For their first attempt at a kettle, the cops charged the group with police lines from the front and back. They ran towards us aggressively. Us being 1000+ peaceful marching protesters. The group was forced to move up a side street. The police moved quickly to surround the entire area; they formed a line on every street that the side street connected to. Police state status: very efficient. They kettled almost the entire protest in the park near the Fox theater. AFTERWARDS, as in after they surrounded everyone, they declared it to be an unlawful assembly BUT OFFERED NO EXIT ROUTE. Gas was used, could of been tear or smoke gas. The crowd then broke down a fence that was on one side of the kettle, and 1000 people ran across a field escaping a police kettle and embarrassing the entire police force. It was literally a massive jailbreak from a kettle. The group re-took Telegraph ave. and left the police way behind.

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Comments  (Hide Comments)

by (a)
Sunday Jan 29th, 2012 10:10 AM
Thanks for the write up. It is nice to read a first-hand account instead of the BS in the corporate media so soon after the marches. Cheers!
by .cp
Sunday Jan 29th, 2012 11:33 AM
this has some interesting illustration of major articles copying lines from Oakland press releases. Nice that they were able to catch this
by Phillip Stoaks
Tuesday Jan 31st, 2012 2:46 PM
This is a declaration by Oaktown Pirate, an amateur reporter who was livestreaming from the Occupy protests in Oakland on Saturday, January 28, 2012. In it he details what he saw that day, and includes links to the video he took.
by zunguzungu
Tuesday Feb 21st, 2012 5:20 PM

Stenography Journalism, Oakland Edition

I want to start with this CNN article:

(CNN) – Occupy activists tossed pipes, bottles, burning flares and other objects Saturday at Oakland police, who responded by using tear gas and smoke grenades and arresting more than 100 demonstrators, city and police officials said.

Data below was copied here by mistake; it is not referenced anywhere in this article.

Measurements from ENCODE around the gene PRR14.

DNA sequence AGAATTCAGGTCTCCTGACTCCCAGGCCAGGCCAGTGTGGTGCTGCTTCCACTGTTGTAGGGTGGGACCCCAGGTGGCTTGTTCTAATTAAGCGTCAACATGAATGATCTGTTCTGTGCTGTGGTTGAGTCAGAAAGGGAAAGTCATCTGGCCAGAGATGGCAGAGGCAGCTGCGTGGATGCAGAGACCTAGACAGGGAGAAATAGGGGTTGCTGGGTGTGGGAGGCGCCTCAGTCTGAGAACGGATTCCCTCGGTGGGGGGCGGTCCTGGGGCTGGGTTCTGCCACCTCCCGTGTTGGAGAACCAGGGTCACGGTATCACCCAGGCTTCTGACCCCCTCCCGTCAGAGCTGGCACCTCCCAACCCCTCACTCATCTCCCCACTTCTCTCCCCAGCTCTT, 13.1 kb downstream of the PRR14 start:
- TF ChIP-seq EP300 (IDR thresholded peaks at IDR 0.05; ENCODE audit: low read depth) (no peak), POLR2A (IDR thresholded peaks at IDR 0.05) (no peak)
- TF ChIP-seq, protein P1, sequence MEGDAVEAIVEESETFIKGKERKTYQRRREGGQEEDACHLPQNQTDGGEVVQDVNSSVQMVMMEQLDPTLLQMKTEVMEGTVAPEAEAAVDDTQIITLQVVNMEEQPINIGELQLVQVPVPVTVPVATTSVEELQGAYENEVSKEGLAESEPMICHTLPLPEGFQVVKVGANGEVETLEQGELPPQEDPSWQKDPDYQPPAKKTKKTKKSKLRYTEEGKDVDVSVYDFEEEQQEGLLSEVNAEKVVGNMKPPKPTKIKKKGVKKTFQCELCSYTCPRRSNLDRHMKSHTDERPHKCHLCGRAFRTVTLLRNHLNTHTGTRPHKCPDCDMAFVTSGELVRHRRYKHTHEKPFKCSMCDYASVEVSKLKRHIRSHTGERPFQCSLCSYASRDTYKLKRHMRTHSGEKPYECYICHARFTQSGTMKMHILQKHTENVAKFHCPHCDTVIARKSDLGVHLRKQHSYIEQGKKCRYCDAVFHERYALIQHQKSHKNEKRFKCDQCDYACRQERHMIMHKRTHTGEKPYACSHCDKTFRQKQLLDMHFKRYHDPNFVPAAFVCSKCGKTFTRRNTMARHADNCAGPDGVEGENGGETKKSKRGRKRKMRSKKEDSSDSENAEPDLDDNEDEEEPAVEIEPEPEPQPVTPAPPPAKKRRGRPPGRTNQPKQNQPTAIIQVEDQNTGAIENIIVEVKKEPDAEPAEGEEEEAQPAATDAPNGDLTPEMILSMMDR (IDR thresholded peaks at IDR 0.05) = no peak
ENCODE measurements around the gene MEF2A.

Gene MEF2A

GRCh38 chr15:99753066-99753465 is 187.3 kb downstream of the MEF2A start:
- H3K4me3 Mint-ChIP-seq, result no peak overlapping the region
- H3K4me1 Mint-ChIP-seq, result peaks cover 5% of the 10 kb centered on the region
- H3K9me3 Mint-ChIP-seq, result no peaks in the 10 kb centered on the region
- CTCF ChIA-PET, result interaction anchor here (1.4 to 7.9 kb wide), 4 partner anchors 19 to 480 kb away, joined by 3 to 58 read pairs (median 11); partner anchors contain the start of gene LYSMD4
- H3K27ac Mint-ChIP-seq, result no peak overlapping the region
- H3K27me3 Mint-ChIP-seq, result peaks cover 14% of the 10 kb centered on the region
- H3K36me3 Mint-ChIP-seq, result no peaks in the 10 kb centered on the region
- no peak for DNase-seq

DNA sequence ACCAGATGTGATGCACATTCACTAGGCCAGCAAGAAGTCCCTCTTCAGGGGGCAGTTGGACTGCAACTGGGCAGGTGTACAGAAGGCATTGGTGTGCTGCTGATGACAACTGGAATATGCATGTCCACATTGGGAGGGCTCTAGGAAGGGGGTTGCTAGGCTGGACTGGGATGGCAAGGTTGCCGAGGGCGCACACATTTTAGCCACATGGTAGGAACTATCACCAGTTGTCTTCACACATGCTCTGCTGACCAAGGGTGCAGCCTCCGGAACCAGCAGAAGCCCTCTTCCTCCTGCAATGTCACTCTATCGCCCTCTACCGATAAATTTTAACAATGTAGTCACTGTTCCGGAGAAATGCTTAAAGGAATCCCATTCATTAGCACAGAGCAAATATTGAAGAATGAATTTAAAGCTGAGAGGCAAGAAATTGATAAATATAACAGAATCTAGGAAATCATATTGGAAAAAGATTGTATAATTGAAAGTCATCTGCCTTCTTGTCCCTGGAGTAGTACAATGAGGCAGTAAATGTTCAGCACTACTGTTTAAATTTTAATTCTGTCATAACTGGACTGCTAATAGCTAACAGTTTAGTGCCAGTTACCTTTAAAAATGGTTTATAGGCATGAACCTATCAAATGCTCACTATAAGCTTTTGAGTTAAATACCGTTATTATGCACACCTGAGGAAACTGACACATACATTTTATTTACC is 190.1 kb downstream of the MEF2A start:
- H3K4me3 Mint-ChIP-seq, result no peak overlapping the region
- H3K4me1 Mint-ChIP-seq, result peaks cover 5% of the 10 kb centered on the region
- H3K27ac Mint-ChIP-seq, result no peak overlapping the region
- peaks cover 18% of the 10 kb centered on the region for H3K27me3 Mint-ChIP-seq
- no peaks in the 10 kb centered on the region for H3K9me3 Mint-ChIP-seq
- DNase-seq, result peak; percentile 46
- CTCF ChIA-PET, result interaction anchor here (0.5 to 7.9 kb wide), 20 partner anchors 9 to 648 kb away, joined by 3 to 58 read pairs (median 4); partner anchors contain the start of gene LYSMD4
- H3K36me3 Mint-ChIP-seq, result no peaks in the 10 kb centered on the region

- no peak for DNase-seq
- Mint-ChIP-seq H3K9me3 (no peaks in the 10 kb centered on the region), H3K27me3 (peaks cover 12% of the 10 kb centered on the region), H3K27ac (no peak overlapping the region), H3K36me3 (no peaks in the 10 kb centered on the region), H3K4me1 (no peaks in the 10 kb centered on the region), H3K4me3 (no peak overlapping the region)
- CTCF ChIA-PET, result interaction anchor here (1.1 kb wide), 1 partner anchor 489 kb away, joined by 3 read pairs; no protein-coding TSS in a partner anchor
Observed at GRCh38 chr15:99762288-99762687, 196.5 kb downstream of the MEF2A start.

Now, I have no difficulty believing that at least a few protesters threw things at the police, though we should also be extremely skeptical; they always say that, and it’s at least usually not true (or at least wildly exaggerated). But while I had an obstructed view of those events – and I know what I did and didn’t see – it’s very easy for you, when you read a news article like CNN’s, to not see the most important clause in the article, the last one, “city and officials said.” This indicates for you (or should) that CNN is essentially doing to OPD’s press release the same thing that desperate college students sometimes do with wikipedia articles: copy and paste, and then change just enough words so that it isn’t plagiarism. CNN was not there yesterday, so they only saw what the Oakland Police Department told them to see. OPD wrote this:

Officers were pelted with bottles, metal pipe, rocks, spray cans, improvised explosive devices and burning flares.

And then CNN wrote down a garbled version of it. Similarly, they took this paragraph from the OPD press release:

By 12 pm, a crowd of approximately 250 had gathered in Frank Ogawa Plaza for the Occupy rally. Just before 1:30 pm, the group started marching southbound on Broadway. As the group of approximately 450 marched, traffic disruptions occurred on downtown streets.

And (slightly) re-wrote it as:

The tension began Saturday around noon when about 250 activists gathered in Frank Ogawa Plaza. They were joined later by another 200 people as they marched around the city.